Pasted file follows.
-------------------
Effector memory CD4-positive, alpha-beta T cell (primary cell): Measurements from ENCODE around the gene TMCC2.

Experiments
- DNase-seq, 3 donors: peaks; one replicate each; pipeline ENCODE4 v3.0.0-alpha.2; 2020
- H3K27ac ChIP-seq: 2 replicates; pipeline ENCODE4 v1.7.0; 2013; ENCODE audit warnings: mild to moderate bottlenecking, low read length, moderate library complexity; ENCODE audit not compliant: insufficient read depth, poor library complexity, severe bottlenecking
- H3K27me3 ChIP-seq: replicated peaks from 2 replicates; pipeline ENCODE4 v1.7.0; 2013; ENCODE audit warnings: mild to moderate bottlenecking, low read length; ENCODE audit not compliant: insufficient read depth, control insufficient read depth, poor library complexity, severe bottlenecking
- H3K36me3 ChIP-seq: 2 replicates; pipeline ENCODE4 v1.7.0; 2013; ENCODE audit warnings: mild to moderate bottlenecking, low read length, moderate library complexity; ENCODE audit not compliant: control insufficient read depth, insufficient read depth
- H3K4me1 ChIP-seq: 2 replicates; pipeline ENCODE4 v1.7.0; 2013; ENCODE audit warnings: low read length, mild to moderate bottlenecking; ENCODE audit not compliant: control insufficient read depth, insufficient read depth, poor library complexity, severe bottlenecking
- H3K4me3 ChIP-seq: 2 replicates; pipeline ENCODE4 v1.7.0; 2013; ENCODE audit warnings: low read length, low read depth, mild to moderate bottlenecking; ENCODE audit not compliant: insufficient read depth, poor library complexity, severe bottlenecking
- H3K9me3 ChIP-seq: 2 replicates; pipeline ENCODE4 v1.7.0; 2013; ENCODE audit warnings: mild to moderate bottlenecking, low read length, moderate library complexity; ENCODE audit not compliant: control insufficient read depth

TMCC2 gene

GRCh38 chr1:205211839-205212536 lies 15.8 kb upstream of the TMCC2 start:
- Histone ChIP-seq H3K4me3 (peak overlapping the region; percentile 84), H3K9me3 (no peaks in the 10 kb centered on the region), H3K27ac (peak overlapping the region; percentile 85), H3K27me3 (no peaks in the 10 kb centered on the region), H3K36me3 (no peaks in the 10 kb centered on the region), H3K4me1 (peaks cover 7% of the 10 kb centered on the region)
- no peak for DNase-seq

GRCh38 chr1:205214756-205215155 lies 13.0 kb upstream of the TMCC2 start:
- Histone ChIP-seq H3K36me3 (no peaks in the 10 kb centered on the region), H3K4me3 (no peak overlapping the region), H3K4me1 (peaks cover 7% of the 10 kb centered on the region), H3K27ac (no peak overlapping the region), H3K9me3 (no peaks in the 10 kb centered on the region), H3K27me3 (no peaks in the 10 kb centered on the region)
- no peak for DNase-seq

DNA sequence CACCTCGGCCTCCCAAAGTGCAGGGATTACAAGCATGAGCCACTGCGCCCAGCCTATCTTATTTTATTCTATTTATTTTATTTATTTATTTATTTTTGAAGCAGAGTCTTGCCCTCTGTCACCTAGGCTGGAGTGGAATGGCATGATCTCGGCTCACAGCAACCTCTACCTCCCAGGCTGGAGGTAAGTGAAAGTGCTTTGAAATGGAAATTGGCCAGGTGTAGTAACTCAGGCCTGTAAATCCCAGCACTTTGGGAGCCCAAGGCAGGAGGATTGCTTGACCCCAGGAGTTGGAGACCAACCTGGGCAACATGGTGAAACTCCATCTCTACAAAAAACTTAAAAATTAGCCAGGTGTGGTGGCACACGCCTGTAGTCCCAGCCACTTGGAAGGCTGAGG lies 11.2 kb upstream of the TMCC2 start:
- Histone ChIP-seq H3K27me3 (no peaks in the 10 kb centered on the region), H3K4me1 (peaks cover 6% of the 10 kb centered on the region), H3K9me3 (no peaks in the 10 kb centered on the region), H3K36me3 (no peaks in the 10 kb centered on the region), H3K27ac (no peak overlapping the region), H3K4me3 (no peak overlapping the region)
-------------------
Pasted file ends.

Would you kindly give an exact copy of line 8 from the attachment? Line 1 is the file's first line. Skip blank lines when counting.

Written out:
- H3K4me3 ChIP-seq: 2 replicates; pipeline ENCODE4 v1.7.0; 2013; ENCODE audit warnings: low read length, low read depth, mild to moderate bottlenecking; ENCODE audit not compliant: insufficient read depth, poor library complexity, severe bottlenecking